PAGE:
Our story was born in 1884 when a band of sixteen Methodists began meeting in the home of Mr. & Mrs. David Bately of Sedro. The Reverend W.B. McMillan was the first pastor of this congregation. In 1886 Reverend John W. Dobbs of Whatcom added the charge of Sedro to his circuit and the congregation moved to the home of Mortimer Cook, a Skagit Valley pioneer mill operator and storekeeper. Later, the congregation met in the Van Fleet School House, and then in the old Sedro Hotel.
In March of 1891, under the leadership of the Reverend George Lawson Cuddy, the fledgling Methodist Society in Sedro was incorporated. Construction of a church building followed soon after. That first facility carried the name of The Methodist Episcopal Church and occupied the corner of Fifth and Nelson in Sedro for seventy years, the oldest church in the city. The high steeple was a friendly local landmark for early balloonists.
In 1916, while the Great War raged in Europe, Miss Emma Rexroth, a member of our congregation, went to India as a Methodist missionary. She continued her work for an illustrious forty years, establishing school programs especially for females.
In 1939 the two branches of Methodism in America divided by the Civil War merged: The Methodist Episcopal Church North and The Methodist Episcopal Church South became “The Methodist Church.” In 1942 Methodist Churches were permitted to choose their own name and we became “The Central Methodist Church.” At the same time, young men and women from our congregation were serving and dying in World War II.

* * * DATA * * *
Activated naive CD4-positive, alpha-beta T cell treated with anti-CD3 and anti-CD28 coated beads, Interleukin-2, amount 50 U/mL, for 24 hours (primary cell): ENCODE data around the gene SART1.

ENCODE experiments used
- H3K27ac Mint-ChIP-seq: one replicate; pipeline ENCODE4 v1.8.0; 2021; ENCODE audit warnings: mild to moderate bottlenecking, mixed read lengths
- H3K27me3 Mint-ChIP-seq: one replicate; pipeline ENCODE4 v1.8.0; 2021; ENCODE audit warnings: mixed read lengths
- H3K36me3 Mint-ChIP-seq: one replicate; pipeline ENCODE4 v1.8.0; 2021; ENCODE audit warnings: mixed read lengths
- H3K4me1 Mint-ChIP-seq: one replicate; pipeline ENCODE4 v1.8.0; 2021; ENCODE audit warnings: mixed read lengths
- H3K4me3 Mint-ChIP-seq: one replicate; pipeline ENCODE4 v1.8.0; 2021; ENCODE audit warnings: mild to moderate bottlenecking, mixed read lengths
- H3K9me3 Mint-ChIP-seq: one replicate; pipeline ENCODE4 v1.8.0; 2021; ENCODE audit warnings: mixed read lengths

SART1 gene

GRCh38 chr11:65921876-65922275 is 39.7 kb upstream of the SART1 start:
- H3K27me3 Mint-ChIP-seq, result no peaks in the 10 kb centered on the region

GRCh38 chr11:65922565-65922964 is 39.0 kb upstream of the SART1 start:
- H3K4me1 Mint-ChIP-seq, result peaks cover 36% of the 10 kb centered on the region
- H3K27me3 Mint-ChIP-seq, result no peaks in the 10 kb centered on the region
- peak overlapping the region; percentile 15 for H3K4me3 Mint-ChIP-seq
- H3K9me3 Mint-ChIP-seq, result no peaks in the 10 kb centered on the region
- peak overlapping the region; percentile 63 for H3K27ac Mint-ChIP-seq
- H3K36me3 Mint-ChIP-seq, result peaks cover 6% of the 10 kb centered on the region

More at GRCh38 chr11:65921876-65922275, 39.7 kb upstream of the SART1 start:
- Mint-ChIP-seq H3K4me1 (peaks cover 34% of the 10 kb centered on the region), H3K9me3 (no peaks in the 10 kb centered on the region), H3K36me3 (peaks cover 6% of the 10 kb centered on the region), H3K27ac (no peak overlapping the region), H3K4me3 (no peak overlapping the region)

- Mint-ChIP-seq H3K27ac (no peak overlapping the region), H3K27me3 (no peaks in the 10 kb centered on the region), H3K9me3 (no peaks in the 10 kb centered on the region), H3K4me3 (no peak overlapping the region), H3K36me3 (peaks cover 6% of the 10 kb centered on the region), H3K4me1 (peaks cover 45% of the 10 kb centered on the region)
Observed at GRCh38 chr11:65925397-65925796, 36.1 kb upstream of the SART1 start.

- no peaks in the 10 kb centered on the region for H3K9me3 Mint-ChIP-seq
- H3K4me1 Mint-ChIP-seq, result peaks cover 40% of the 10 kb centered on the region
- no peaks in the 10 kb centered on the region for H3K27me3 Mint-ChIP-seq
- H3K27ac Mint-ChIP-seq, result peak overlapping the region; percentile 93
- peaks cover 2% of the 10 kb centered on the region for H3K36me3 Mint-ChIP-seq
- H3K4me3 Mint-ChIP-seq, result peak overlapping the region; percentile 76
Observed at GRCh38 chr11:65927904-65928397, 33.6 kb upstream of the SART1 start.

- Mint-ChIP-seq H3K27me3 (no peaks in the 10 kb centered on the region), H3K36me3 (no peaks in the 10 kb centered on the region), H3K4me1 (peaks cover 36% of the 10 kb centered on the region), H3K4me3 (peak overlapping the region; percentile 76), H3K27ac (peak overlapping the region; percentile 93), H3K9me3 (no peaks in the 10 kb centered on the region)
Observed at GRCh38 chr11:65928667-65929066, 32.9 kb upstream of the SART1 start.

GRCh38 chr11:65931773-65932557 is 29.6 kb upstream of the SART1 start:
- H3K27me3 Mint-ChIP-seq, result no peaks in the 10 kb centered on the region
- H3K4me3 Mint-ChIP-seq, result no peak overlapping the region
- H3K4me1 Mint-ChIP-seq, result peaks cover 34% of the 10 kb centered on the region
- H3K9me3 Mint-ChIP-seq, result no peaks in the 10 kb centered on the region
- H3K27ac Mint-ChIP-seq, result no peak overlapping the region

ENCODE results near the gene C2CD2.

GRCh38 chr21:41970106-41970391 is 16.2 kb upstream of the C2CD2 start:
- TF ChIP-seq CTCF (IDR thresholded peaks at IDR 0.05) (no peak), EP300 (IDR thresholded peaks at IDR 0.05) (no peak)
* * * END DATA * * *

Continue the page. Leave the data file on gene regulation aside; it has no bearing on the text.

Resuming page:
“Life was heaven in ‘57”, except that the sixty-three year old bell tower began to collapse and was removed as a precipitous hazard. On April 19, 1957, while Reverend Harlan Jones was pastor, a new building committee was organized, and the congregation voted to build a new church at a new location. In 1959, the year that Buddy Holly died, a new site was selected . . . and the congregation sang, “That’ll be the day . . .”
In 1964 construction of a new building was begun, but on December 26th of that year, with the new structure still to be completed, the old church was torched by an arsonist. Services were held for a time in Mary Purcell School. The new church was at last occupied on the first Sunday in 1965. A new parsonage was purchased in April 1966.
A merger of The Methodist Church and The Evangelical United Brethren in 1968 created “The United Methodist Church” and we became “Central United Methodist Church” as we are today.
Several more classrooms were added in 1981 and that same year a $100,000 loan was assumed for the completion of a new sanctuary. This beautiful, novel house of worship was consecrated by Bishop Melvin Talbert in November of 1982. On October 20, 1984, the congregation celebrated its 100th anniversary. Our last capital debt was satisfied in April of 1992, and the capital funds reserve goal reached one year later. Bishop Calvin McConnell visited Central United Methodist Church on February 13, 1994 to celebrate the conclusion of the capital funds campaign.
In 1992 the congregation responded to the need of many in the county for food and fellowship by opening up the Community Kitchen. This has operated continuously on the last full week of each month since that time. In 2000 the Community Kitchen remodeled our kitchen facilities, improving the counter space and adding new ovens. We have also replaced the roof on the Sanctuary, replaced the outside beams, repainted the entire building, and are working on improving the acoustics in the Fellowship Hall. Additionally we have added a playground on the south side of the building (1996) and continuously upgraded the landscaping. A large improvement to the grounds happened in 1999, as the old sheds were torn down from the west end of the property, and the entire space renovated into grass. Our current project is to update our Church sign.